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Neurosurgery. 2016 Nov;79(5):E632-E633.

Congress of Neurological Surgeons Systematic Review and Evidence-Based Guideline on the Role of Cranial Molding Orthosis (Helmet) Therapy for Patients With Positional Plagiocephaly.

Author information

1
*Department of Pediatric Neurological Surgery, Children's Hospital of Pittsburgh of UPMC, Pittsburgh, Pennsylvania; ‡Department of Neurosurgery, University of Illinois at Chicago, Chicago, Illinois; §Advocate Children's Hospital, Oak Lawn, Illinois; ¶Division of Pediatric Neurosurgery, University of Florida Health Jacksonville, Jacksonville, Florida; ‖Department of Neurological Surgery, Oregon Health and Science University, Portland, Oregon; #Dartmouth-Hitchcock Medical Center, Lebanon, New Hampshire; **Division of Neurosurgery, University of Vermont Medical Center, Burlington, Vermont; ‡‡Semmes-Murphey Neurologic & Spine Institute; Department of Neurosurgery, University of Tennessee Health Science Center; Le Bonheur Children's Hospital, Memphis, Tennessee; §§St. Louis Cleft-Craniofacial Center, SSM Health Cardinal Glennon Children's Hospital at Saint Louis University, Division of Plastic Surgery, Saint Louis University School of Medicine, St. Louis, Missouri; ¶¶Goryeb Children's Hospital of Atlantic Health Systems, Morristown, New Jersey; ‖‖Department of Neurosurgery, Palmetto Health University of South Carolina Medical Group, Columbia, South Carolina; ##Guidelines Department, Congress of Neurological Surgeons, Schaumburg, Illinois; ***Department of Surgery, Division of Neurosurgery, Rutgers Robert Wood Johnson Medical School, New Brunswick, New Jersey; ‡‡‡Kids Specialty Center, Women's & Children's Hospital, Lafayette, Louisiana.

Abstract

BACKGROUND:

No evidence-based guidelines exist on the role of cranial-molding orthosis (helmet) therapy for patients with positional plagiocephaly.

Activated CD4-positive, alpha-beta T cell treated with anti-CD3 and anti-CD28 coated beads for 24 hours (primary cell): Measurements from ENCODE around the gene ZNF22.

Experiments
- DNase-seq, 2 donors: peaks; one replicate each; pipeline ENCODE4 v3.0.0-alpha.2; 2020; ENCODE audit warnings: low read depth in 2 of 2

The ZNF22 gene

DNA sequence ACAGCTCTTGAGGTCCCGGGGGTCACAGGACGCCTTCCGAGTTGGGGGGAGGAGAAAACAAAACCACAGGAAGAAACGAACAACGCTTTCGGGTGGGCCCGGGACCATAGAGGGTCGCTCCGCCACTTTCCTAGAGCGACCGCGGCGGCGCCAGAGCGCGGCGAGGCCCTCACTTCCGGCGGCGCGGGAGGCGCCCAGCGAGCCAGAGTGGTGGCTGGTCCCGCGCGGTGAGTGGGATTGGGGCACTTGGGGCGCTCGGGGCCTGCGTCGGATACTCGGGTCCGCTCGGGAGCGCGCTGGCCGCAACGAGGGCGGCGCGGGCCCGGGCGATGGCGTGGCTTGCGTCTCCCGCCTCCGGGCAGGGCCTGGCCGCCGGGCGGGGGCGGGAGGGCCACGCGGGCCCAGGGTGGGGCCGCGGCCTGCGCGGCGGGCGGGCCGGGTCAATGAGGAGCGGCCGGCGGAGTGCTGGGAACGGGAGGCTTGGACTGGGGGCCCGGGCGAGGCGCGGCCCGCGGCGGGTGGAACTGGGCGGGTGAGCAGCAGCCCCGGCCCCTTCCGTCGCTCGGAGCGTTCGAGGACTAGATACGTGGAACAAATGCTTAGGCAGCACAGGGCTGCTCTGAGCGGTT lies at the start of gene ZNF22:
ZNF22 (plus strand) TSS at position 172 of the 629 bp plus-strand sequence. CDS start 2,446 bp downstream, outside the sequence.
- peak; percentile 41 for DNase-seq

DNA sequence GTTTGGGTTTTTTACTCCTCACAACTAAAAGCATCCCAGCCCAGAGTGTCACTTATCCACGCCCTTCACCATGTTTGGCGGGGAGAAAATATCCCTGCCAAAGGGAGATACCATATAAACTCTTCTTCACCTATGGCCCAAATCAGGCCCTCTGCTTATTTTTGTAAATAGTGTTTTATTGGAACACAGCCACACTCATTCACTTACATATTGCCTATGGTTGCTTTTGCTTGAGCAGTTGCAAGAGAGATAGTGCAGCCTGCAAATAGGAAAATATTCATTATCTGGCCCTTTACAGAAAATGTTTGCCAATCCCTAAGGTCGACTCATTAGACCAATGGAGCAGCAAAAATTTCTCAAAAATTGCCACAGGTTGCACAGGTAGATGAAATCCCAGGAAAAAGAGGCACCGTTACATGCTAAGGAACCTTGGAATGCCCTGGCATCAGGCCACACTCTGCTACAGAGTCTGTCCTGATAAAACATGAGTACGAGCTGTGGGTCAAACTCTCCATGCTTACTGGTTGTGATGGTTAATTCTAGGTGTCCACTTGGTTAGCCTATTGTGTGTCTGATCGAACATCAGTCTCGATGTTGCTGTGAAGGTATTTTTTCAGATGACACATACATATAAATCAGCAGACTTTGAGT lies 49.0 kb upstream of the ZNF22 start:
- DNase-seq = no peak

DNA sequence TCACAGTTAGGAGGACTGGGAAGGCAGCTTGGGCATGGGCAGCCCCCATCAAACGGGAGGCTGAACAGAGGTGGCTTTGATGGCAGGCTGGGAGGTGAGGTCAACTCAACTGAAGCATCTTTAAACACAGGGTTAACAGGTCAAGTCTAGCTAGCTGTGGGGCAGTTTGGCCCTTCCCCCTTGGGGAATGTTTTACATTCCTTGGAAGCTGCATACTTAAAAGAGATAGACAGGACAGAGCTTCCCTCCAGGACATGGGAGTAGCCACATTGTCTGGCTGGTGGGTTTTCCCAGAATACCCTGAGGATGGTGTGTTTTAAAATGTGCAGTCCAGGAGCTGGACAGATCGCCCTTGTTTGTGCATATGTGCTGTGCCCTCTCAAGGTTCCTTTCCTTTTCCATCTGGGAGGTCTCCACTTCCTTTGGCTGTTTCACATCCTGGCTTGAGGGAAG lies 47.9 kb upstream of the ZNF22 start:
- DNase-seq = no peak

OBJECTIVE:

To address the clinical question: "Does helmet therapy provide effective treatment for positional plagiocephaly?" and to make treatment recommendations based on the available evidence.

METHODS:

The US National Library of Medicine Medline database and the Cochrane Library were queried by using MeSH headings and key words relevant to the objective of this systematic review. Abstracts were reviewed, after which studies meeting the inclusion criteria were selected and graded according to their quality of evidence (Classes I-III). Evidentiary tables were constructed that summarized pertinent study results, and, based on the quality of the literature, recommendations were made (Levels I-III).

RESULTS:

Fifteen articles met criteria for inclusion into the evidence tables. There was 1 prospective randomized controlled trial (Class II), 5 prospective comparative studies (Class II), and 9 retrospective comparative studies (Class II).

CONCLUSION:

There is a fairly substantive body of nonrandomized evidence that demonstrates more significant and faster improvement of cranial shape in infants with positional plagiocephaly treated with a helmet in comparison with conservative therapy, especially if the deformity is severe, provided that helmet therapy is applied during the appropriate period of infancy. Specific criteria regarding the measurement and quantification of deformity and the most appropriate time window in infancy for treatment of positional plagiocephaly with a helmet remains elusive. In general, infants with a more severe presenting deformity and infants who are helmeted early in infancy tend to have more significant correction (and even normalization) of head shape. The full guidelines document can be located at https://www.cns.org/guidelines/guidelines-management-patients-positional-plagiocephaly/Chapter_5.

PMID:
27776089
DOI:
10.1227/NEU.0000000000001430
[Indexed for MEDLINE]

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